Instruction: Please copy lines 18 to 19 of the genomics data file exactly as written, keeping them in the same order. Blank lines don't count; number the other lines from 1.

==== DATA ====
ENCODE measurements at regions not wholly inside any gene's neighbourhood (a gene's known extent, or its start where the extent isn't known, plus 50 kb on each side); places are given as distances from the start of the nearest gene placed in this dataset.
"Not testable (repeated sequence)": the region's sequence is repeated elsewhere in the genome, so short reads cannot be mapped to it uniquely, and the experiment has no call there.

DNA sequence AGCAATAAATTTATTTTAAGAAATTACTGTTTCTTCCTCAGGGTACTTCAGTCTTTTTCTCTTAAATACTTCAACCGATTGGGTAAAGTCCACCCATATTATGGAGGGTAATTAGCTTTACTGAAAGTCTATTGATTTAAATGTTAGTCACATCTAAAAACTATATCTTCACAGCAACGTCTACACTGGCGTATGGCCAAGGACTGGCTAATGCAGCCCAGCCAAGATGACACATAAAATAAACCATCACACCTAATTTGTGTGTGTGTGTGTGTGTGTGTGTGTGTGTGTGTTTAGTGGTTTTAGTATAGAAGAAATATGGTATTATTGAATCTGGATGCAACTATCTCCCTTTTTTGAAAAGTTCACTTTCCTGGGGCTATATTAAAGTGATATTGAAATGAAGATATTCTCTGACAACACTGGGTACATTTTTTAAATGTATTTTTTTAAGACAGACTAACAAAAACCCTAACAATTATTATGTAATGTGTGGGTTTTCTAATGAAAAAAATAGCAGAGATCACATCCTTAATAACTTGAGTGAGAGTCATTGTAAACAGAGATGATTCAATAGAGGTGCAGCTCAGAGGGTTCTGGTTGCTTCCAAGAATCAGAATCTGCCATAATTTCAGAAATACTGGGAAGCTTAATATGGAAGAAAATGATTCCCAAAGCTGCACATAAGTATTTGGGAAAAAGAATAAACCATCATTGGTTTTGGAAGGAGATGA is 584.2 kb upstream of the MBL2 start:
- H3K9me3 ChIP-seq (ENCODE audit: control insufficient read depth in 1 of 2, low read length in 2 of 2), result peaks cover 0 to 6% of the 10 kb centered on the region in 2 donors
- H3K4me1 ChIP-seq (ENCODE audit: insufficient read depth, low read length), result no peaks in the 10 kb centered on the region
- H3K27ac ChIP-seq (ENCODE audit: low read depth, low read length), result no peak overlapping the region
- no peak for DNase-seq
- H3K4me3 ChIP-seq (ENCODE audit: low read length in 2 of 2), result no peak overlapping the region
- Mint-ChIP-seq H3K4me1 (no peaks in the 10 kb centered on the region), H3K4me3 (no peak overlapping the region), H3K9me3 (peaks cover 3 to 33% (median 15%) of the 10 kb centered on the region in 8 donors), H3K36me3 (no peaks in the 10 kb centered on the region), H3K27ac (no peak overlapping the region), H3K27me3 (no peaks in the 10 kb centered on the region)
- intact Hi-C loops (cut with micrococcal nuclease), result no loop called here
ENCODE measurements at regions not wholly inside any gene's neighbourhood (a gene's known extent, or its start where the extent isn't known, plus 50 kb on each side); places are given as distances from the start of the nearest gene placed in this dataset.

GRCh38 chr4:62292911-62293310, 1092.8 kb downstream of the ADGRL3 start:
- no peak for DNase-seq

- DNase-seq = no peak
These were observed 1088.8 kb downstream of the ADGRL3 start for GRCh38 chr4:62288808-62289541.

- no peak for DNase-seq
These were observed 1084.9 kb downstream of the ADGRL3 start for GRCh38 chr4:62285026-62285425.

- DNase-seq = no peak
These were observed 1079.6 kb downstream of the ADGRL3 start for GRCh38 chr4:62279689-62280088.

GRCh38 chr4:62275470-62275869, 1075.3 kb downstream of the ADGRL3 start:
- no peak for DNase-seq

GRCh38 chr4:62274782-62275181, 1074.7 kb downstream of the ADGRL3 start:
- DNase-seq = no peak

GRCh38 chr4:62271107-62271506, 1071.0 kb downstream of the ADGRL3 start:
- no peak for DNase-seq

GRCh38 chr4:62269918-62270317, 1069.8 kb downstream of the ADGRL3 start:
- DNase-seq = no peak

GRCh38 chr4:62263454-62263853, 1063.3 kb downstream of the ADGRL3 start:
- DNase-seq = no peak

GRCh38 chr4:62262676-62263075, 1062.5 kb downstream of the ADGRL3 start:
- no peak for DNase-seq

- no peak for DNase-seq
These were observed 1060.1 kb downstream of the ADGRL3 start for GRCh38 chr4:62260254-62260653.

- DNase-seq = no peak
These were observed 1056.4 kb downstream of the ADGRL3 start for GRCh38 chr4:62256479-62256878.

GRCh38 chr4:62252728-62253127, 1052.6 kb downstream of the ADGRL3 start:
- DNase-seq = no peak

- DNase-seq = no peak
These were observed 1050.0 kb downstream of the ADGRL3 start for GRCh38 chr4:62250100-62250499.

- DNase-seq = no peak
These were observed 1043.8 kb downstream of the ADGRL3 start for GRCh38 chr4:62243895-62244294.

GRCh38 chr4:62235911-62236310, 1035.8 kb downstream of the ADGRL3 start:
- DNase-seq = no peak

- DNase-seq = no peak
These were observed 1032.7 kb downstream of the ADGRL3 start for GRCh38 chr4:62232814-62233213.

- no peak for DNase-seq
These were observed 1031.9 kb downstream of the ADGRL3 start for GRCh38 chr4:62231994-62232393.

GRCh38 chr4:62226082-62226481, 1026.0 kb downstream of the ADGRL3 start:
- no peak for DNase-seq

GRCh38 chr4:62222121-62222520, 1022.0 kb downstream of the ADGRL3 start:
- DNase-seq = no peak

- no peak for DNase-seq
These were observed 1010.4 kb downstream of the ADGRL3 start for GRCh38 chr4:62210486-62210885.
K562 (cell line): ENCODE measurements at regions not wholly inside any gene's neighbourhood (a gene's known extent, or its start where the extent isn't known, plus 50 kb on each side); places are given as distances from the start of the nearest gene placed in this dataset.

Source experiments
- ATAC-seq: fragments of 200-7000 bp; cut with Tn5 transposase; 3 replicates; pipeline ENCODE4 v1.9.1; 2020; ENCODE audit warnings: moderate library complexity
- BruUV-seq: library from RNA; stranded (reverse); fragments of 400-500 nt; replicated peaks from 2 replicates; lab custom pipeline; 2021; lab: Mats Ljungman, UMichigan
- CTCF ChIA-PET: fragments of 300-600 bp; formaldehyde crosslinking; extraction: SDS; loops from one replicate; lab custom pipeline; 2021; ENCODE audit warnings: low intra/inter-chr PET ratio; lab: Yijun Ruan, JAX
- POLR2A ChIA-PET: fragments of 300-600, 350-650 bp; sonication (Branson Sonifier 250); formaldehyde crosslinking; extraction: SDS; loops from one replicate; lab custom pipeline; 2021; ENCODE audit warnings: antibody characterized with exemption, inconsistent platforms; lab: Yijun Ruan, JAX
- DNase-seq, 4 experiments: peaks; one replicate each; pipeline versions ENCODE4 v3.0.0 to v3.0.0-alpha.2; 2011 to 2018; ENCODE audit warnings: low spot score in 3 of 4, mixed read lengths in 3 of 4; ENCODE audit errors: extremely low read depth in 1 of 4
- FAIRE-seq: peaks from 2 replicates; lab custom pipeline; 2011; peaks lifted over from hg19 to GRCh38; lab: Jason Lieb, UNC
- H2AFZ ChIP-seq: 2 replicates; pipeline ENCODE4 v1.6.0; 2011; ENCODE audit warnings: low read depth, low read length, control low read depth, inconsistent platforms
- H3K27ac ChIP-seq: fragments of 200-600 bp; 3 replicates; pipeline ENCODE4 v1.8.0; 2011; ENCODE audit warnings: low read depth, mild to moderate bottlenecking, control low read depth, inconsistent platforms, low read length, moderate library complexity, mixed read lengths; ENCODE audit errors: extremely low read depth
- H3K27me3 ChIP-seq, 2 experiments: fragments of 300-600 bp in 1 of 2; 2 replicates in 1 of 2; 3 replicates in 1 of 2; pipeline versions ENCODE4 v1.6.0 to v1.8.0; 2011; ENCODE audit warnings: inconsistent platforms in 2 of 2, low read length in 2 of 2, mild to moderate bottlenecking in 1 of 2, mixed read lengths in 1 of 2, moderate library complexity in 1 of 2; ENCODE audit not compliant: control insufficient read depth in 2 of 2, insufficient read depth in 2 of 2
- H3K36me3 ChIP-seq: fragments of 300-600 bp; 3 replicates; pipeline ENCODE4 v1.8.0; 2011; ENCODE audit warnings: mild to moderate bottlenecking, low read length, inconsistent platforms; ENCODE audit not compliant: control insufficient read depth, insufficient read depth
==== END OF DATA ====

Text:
- DNase-seq = no peak
These were observed 1079.6 kb downstream of the ADGRL3 start for GRCh38 chr4:62279689-62280088.